Ask The Doctors: February 2012
Iíve read reports that target blood pressures in older adults donít always have to get below 140/90. Iím 78 and am close to that level now. Iím in relatively good health, but I take two medications for blood pressure and am wondering if I can relax a little about that 140/90 goal?
A document known as the JNC-7 is our main set of guidelines for blood pressure therapy. It defines normal blood pressure as a systolic blood pressure (SBP) 140 mm Hg or the DBP is >90 mm Hg. In between the normal and hypertensive ranges, when the SBP is 120-139 mm Hg or the DBP is 80-85 mm Hg, is referred to as pre-hypertension. Generally, pre-hypertension is only treated with lifestyle modifications, including pursuance of a low-sodium diet, weight loss, exercise, moderate alcohol consumption, and smoking cessation. Frank hypertension generally requires drug therapy. Patients with other cardiovascular risk factors, such as coronary artery disease, diabetes and chronic kidney disease have stricter goals for blood pressure control.
As you mention, the treatment guidelines differ somewhat for adults >80 years of age. A well-designed study called the Hypertension in the Very Elderly Trial (HYVET), which was published in the New England Journal of Medicine in 2008, helped to provide the impetus for this change. In the study, a BP of 160mm Hg or higher was used as the threshold for treatment of high blood pressure, and a more conservative BP goal of 150/80 mm Hg was targeted.† Subjects in the study were randomized either to placebo, or to antihypertensive therapy with the diuretic indapamide, with or without the ACE-inhibitor perindopril.† Patients in the treatment arm tended to live longer, and had decreased rates of fatal stroke, cardiovascular events, and heart failure. The study also suggested that antihypertensive therapy would probably decrease the total risk of stroke, as well. All of this was achieved with a less-aggressive BP goal than recommended by JNC-7.†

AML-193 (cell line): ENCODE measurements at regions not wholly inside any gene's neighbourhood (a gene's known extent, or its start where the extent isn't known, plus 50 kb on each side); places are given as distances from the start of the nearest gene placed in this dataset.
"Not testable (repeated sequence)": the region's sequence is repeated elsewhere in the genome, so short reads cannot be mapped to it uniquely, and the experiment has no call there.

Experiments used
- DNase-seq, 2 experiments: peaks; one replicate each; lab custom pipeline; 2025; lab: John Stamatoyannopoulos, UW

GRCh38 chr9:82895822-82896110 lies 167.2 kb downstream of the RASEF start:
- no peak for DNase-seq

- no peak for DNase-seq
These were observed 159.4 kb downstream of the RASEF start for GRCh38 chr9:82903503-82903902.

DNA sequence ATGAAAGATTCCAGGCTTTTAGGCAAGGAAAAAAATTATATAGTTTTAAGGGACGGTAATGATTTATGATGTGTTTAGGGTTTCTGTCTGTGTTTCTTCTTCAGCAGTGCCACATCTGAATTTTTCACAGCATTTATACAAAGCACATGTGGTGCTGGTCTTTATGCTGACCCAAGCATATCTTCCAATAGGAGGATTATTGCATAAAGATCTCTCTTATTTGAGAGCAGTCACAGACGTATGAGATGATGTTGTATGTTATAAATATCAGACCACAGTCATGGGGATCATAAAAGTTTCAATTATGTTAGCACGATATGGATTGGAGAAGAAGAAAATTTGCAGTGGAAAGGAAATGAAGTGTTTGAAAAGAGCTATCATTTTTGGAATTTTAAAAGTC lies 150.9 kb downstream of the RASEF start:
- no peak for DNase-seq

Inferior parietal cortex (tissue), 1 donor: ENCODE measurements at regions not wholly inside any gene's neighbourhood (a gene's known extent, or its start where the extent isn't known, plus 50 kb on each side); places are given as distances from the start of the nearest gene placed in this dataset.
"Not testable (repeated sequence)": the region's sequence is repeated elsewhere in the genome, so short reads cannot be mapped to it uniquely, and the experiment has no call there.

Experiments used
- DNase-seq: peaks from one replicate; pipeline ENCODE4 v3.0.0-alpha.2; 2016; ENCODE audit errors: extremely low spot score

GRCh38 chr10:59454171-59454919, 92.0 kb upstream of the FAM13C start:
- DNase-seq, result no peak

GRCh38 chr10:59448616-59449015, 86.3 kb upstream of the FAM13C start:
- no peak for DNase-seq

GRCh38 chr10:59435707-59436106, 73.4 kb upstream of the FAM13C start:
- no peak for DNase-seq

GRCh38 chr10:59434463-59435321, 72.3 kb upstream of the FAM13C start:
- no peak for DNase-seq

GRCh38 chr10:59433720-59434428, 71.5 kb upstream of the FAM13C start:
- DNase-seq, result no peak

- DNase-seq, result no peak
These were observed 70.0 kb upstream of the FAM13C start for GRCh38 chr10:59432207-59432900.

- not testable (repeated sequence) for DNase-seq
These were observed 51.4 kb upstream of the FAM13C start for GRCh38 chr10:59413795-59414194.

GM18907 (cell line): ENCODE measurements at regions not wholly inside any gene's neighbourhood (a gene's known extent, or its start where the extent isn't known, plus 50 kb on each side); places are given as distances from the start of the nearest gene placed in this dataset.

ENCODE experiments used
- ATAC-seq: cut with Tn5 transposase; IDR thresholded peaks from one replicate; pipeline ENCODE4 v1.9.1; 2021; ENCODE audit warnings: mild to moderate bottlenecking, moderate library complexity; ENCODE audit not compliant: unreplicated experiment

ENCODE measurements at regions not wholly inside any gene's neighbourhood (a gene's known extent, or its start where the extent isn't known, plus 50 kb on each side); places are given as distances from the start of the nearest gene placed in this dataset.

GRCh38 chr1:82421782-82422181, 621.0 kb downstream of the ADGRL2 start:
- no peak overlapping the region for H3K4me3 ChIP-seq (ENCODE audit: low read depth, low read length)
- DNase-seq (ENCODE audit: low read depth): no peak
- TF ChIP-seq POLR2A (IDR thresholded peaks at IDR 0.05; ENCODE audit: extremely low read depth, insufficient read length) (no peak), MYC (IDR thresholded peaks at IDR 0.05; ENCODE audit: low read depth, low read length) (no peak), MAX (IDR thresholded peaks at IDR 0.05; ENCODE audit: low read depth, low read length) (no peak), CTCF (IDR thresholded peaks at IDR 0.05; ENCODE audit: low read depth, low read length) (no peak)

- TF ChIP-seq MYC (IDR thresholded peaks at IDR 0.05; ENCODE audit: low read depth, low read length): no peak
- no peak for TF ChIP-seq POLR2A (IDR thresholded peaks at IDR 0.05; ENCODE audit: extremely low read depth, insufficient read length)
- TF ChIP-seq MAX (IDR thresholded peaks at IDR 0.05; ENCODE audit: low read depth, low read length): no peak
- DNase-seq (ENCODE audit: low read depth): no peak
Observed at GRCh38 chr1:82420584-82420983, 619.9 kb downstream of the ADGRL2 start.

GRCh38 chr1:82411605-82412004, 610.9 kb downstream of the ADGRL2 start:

Largely based upon the HYVET results, our most recent set of guidelines from April 2011 indicate that for patients older than 80 years, a reasonable target is a SBP of 140-145 mm Hg (no goal for DBP is provided).† Since the very elderly are at higher risk for their BP dropping when standing up, they should always have their BP measured in the doctorís office while standing, as well as while sitting or lying down. Due to lack of evidence in this population, more aggressive BP goals are not recommended for those with CAD, diabetes, or CKD. Finally, unlike in younger patients, a SBP 80 years of age.
My husband is going to get a pacemaker. Iím hoping you can clear up a few things, such as what kinds of precautions will he have to take at airports, around microwave ovens, with cell phones, etc.?
I think you will most likely find that your husbandís life with a pacemaker is going to be easier than expected. It is true that years ago, older models of pacemakers could be adversely affected by cell phone signals, microwave ovens, and other sorts of radiation. Currently, these devices are immune to such problems. The only situation which must be avoided is an MRI, which would be extremely dangerous, due to the effects of the magnetic field on the metal pacemaker. The most important step after getting a pacemaker is to maintain frequent follow-up, to ensure the pacemaker is functioning normally. At Cleveland Clinic, patients generally transmit information by telephone on their pacemakers every threee months, and undergo annual office visits. Any redness, warmth, tenderness, or swelling of the pacemaker ďpocketĒ on the chest wall should be immediately investigated by your husbandís cardiologist.